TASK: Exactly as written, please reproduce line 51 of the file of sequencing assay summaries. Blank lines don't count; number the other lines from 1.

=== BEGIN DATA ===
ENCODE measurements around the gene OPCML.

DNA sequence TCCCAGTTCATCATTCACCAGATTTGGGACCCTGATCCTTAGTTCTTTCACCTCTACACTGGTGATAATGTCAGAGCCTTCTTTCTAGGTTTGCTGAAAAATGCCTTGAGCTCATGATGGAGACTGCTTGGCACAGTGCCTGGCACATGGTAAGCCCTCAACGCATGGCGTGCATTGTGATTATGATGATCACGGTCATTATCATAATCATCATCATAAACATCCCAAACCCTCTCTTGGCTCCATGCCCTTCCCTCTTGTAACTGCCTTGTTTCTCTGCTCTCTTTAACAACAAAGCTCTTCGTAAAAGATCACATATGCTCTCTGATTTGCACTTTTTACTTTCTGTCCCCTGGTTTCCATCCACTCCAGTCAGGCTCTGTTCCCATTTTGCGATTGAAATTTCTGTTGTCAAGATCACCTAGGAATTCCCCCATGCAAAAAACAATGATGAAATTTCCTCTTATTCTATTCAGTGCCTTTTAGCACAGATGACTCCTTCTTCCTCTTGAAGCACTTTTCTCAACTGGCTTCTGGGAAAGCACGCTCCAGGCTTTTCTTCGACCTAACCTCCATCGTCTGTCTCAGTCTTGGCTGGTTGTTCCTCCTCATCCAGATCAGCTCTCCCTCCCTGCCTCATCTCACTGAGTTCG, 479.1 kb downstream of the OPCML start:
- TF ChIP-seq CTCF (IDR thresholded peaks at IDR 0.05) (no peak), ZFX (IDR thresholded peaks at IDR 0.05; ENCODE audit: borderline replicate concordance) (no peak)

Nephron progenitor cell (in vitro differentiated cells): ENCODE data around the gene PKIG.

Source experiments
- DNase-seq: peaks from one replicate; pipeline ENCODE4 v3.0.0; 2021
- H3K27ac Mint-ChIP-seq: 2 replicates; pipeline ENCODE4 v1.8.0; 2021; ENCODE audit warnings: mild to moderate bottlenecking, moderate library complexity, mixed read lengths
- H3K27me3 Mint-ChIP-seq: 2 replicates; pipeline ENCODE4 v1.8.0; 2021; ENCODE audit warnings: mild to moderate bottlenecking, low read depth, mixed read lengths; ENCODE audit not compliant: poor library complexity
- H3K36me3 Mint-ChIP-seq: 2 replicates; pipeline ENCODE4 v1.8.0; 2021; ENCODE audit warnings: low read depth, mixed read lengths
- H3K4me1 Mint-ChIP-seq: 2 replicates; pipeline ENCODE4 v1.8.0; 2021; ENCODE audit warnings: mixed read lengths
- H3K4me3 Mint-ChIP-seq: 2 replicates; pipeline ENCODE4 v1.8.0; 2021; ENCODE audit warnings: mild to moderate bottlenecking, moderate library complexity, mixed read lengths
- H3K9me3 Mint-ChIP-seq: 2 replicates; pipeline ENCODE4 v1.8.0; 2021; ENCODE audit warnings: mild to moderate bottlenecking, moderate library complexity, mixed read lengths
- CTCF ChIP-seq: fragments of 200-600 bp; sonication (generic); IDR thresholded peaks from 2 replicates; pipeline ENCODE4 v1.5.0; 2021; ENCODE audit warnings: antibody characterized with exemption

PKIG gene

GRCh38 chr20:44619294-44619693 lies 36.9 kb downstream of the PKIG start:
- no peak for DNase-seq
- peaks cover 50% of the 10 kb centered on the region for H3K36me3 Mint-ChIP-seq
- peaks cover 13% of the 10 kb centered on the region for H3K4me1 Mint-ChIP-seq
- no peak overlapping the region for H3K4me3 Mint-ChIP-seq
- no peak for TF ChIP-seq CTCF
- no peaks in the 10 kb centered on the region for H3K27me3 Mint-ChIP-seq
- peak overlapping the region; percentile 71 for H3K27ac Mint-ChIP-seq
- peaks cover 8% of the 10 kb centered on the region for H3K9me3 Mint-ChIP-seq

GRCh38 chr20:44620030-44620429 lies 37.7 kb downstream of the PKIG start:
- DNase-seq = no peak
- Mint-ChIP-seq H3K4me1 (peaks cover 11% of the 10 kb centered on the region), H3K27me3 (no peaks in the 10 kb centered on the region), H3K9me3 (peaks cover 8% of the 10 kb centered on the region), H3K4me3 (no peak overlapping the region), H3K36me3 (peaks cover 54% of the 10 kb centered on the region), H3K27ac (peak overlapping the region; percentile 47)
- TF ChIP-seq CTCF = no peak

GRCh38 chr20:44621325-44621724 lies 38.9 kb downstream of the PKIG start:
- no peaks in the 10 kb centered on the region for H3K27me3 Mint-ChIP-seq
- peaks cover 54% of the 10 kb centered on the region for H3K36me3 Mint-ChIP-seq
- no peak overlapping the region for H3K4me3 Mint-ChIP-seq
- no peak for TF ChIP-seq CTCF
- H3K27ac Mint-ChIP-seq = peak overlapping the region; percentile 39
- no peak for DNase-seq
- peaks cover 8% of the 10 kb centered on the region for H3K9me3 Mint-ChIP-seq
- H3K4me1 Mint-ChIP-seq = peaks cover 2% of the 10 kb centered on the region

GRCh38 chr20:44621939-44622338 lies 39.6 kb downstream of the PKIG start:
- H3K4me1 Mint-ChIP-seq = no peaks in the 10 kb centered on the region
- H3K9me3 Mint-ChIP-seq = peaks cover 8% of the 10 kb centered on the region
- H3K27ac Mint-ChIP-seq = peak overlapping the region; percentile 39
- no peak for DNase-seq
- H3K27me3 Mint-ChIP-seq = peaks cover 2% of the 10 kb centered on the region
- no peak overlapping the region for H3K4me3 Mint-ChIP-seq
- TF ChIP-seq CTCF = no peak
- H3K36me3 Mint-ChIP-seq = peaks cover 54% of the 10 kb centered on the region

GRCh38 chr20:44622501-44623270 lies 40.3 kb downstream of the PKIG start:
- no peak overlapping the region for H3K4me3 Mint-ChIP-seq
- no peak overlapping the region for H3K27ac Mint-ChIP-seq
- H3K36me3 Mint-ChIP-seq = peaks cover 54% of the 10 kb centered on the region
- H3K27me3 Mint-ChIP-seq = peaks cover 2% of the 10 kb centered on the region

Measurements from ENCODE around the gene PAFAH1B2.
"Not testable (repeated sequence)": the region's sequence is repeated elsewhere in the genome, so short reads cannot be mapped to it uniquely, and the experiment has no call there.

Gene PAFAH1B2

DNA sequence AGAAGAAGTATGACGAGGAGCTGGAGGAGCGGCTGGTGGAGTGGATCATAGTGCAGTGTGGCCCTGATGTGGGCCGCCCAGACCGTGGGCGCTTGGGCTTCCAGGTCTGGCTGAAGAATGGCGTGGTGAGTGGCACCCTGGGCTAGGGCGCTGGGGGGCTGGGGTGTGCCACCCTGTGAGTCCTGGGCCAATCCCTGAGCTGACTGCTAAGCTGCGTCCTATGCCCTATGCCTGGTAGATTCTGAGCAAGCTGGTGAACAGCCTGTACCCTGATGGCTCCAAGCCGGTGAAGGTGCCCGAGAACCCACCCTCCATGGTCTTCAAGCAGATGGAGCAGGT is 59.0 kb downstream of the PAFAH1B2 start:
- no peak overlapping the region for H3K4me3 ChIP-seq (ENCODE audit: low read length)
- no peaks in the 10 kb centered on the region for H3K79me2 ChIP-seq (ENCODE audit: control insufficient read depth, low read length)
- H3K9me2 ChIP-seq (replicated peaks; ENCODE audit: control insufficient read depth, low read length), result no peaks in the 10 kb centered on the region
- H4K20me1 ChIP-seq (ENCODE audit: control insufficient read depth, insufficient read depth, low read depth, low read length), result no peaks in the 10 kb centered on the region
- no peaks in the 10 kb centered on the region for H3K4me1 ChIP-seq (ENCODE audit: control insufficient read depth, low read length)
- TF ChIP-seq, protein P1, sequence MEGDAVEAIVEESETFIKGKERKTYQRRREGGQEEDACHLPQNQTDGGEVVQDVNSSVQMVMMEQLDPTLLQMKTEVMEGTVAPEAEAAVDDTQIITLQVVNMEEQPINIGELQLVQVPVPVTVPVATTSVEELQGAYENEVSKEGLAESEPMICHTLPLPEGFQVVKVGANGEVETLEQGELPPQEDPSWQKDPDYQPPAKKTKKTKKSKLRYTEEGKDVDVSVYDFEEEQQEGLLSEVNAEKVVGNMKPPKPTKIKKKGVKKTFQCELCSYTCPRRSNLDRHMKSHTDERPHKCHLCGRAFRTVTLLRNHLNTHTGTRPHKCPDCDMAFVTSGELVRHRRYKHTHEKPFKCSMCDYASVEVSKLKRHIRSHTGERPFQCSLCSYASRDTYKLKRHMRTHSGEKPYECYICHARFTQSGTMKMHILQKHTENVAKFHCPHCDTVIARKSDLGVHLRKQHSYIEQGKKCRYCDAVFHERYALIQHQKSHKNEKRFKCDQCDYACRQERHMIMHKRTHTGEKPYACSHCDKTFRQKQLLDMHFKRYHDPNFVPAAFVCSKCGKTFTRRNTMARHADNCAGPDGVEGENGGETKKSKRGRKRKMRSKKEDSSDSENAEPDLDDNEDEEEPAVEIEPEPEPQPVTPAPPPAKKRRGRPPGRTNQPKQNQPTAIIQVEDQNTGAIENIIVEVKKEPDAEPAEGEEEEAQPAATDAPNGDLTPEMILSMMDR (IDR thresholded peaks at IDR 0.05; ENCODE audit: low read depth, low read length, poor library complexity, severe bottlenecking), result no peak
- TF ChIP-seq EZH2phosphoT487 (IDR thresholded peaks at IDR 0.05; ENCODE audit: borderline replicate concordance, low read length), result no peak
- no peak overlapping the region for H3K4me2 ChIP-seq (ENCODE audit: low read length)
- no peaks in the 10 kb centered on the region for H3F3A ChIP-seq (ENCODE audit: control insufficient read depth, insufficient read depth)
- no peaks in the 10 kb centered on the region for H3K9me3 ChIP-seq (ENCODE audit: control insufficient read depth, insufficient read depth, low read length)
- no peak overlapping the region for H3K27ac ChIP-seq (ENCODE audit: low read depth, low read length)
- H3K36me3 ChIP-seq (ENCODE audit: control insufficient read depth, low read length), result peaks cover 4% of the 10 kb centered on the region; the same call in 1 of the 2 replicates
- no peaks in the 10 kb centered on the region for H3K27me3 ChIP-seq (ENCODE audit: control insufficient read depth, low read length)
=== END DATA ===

Measurements from ENCODE around the gene PAFAH1B2.